NFAI founder director P K Nair is no more

New Delhi, 4 March: Veteran archivist P K Nair, founder director of the National Film Archive of India (NFAI), Pune, died today. He was 86. After prolonged illness he breathed his last this morning at Sahyadri Nursing Home in Pune. He is survived by a daughter who lives in Thiruvananthapuram and a son who lives in Canada.


Paramesh Krishnan Nair, who had dedicated his life to preservation of films and building the collection of films at the NFAI, was instrumental in archiving several landmark Indian films like Dadasaheb Phalke's Raja Harishchandra and Kaliya Mardan, Bombay Talkies films such as Jeevan NaiyaBandhanKanganAchhut Kanya and Kismet, S.S. Vasan's Chandralekha and Uday Shankar's Kalpana.


Nair joined the Film and Television Institute of India (FTII), Pune, as a research assistant in 1961 and went on to play a key role in the setting up of the NFAI in 1964. He was appointed assistant curator in 1965, and continued with the NFAI till 1991 and later became Director. He had helped acquire over 12,000 films for the archive. Of these, 8,000 were Indian and the rest foreign films.


His life and work was immortalised in the documentary Celluloid Man, made by Shivendra Singh Dungarpur, which went on to win a national award.


Born on 6 April 1933 in Thuravanthapuram in Kerala, Nair developed an early interest in cinema. His initiation into films began with Tamil mythological films in the early 1940s such as K. Subramaniam's Ananthasayanam and Bhakta Prahlada. His fascination for cinema began here, though his family did not support his interest in films.


He graduated in science from the University of Kerala in 1953. Soon after, he went to Bombay (now Mumbai) to pursue a career in filmmaking.


Though he got some practical training in branches of film making from some of the leading film makers of Bombay, particularly Mehboob Khan, Bimal Roy and Hrishikesh Mukherjee, he realised that he did not have the ideal qualities to become a filmmaker himself. His interest lay more in the field of academics. As advised by Jean Bhownagary of Films Division, he appeared for an interview at the Film and Television Institute of India (FTII), was selected and joined the institute in March 1961 in the position of research assistant.


While at FTII, he assisted Marie Seton and Professor Satish Bahadur in initiating and conducting the film appreciation classes of FTII. He also did the spade work in establishing the film archive set up as a separate wing of FTII. He corresponded with the curators and directors of established film archives in the UK, USA, France, Italy, Poland, Soviet Union and other countries. All of them advised an independent autonomous entity for NFAI and not as a wing of FTII.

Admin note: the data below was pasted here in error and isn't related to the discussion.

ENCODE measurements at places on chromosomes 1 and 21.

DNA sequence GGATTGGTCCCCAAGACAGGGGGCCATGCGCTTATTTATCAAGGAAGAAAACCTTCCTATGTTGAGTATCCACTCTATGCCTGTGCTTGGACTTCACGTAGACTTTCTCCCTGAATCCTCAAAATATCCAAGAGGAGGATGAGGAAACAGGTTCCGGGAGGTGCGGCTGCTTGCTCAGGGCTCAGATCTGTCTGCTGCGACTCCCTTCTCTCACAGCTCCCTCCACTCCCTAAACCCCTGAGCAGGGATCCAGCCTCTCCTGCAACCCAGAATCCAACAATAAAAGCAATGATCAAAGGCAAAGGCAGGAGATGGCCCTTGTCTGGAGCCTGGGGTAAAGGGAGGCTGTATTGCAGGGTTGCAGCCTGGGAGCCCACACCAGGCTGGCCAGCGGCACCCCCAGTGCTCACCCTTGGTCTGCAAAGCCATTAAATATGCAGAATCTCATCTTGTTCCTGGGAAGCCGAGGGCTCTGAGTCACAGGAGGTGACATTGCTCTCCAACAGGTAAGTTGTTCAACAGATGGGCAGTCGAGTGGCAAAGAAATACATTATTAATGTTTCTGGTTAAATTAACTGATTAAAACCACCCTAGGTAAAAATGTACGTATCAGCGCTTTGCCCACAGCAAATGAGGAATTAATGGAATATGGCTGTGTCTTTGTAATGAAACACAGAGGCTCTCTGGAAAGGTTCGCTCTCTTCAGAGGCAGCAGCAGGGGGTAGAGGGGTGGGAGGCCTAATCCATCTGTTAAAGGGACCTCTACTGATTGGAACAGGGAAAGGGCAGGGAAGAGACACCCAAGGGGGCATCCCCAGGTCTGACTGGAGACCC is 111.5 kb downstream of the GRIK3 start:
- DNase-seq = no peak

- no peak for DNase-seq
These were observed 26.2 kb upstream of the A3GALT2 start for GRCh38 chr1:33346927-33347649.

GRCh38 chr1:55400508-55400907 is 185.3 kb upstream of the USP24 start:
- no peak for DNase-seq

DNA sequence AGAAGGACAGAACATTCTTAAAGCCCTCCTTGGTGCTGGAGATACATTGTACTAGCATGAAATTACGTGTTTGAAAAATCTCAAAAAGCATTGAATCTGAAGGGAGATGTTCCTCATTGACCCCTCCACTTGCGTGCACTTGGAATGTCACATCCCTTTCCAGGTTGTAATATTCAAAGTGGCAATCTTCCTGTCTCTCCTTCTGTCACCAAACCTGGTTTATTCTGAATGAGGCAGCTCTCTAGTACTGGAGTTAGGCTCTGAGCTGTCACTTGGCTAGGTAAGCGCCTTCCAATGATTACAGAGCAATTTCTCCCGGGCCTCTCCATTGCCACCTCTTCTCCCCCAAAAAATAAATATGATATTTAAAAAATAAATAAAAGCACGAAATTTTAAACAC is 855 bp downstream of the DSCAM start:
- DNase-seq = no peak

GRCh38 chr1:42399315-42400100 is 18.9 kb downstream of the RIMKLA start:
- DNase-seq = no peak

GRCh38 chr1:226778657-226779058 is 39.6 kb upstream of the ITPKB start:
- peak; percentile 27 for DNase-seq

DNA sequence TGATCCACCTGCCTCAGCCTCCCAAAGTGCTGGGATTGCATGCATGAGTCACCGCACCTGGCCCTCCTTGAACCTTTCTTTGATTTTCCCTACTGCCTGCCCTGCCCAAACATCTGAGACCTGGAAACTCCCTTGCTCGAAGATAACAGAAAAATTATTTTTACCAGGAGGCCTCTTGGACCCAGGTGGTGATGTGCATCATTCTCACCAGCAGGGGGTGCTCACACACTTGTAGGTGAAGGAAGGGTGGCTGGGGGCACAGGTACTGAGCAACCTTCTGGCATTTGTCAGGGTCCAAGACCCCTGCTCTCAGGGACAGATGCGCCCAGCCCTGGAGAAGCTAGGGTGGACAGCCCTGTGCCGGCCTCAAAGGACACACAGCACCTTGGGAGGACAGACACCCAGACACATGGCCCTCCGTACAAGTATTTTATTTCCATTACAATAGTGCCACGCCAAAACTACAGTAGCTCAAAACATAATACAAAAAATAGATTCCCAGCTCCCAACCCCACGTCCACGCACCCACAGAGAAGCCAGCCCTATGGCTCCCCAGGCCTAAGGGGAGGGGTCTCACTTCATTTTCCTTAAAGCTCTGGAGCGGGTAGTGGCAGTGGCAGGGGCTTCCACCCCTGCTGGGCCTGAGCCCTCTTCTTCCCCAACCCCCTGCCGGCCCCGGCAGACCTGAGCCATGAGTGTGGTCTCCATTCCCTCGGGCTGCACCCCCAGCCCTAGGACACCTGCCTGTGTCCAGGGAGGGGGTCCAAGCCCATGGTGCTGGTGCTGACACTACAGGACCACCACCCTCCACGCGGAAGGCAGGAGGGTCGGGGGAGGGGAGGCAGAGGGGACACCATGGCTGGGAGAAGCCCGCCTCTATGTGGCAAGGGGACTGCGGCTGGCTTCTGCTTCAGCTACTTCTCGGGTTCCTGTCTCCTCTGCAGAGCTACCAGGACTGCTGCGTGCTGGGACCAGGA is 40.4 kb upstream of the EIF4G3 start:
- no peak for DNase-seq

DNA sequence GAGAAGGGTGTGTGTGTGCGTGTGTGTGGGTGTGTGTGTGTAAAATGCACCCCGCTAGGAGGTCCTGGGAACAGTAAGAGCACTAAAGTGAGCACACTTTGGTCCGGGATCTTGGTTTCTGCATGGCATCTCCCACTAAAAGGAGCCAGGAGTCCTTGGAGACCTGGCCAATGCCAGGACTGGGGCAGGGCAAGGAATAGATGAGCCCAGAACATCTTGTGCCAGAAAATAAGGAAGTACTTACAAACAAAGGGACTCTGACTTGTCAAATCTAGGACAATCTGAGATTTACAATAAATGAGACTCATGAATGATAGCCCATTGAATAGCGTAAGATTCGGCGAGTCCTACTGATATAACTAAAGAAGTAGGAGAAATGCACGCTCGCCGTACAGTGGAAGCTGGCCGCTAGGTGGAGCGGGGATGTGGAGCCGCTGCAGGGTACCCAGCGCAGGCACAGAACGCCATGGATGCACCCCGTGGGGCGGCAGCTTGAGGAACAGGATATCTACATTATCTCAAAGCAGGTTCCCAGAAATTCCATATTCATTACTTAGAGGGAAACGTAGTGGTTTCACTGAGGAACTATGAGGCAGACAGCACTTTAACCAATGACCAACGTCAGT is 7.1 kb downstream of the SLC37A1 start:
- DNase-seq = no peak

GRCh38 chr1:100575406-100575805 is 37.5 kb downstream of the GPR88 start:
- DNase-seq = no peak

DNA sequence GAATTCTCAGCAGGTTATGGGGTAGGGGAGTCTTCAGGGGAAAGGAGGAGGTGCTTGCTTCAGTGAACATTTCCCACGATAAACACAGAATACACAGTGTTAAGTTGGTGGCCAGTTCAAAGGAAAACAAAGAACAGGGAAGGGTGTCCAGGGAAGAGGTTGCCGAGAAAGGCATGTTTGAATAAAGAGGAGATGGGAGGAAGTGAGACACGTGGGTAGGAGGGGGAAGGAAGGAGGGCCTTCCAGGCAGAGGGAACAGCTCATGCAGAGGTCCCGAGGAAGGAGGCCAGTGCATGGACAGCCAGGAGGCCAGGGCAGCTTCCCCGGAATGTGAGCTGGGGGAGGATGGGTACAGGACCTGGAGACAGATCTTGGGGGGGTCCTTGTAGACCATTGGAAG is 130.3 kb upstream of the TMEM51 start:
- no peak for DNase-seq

The National Film Archive of India was born in 1964 and Nair was appointed to the post of assistant curator in November 1965. He has, since then, established the archive from scratch by collecting films from all over India and the world.


He was promoted as Director of the archive in 1982. He spearheaded the NFAI, Pune for nearly three decades and built up the archive which now enjoys a vibrant international reckoning.


Landmark acquisitions include the Dadasaheb Phalke films and films of New Theatres, Bombay Talkies, Minerva Movietone, Wadia Movietone, Gemini Studios and AVM Productions.


He was instrumental in introducing the works of world masters of cinema like Ingmar Bergman, Akira Kurosawa, Andrzej Wajda, Miklós Jancsó, Krzysztof Zanussi,Vittorio De Sica, Federico Fellini, apart from the Indian stalwarts like Satyajit Ray, Ritwik Ghatak, Mrinal Sen, V. Shantaram, Raj Kapoor and Guru Dutt to FTII students, film society members, and other film study groups in the country.


He was also instrumental in setting up the International Film Festival of Kerala.

After his retirement, he lived in Pune not very far away from the NFAI and the FTII. 


Awards and recognition.


Nair was awarded the Satyajit Ray Memorial Award in 2008. Celluloid Man, the documentary on Nair was made by Shivendra Singh Dungarpur was premiered at the Il Cinema Ritrovato in Bologna, Italy in June 2012. 


Later it won two National Awards at the 60th National Film Awards, including Best Biographical Film and Best Editing. The film was released in India on 3 May 2013 to coincide with the centenary of Indian cinema.


The international federation of film critics, FIPRESCI, condoled the passing away of Nair. FIPRESCI India President H N Narahari Rao said in a statement: “It is with deep regret that we are recording here the sad demise of one of our most respected members of FIPRESCI-India P K Nair, former Director of National Film Archive of India and more popularly known as ‘The Celluloid Man’. He passed away today at Pune, the city where he built the Film Archive. He used to attend all the annual general meetings of FIPRESCI India at Goa IFFI without fail and guide us in our activities. We missed him last year but we received his message promptly that he was admitted to the hospital.  As a crusader who was deeply concerned with promoting good cinema in the country he made immense contribution to the growth of the Film Society movement in India during last five decades.”

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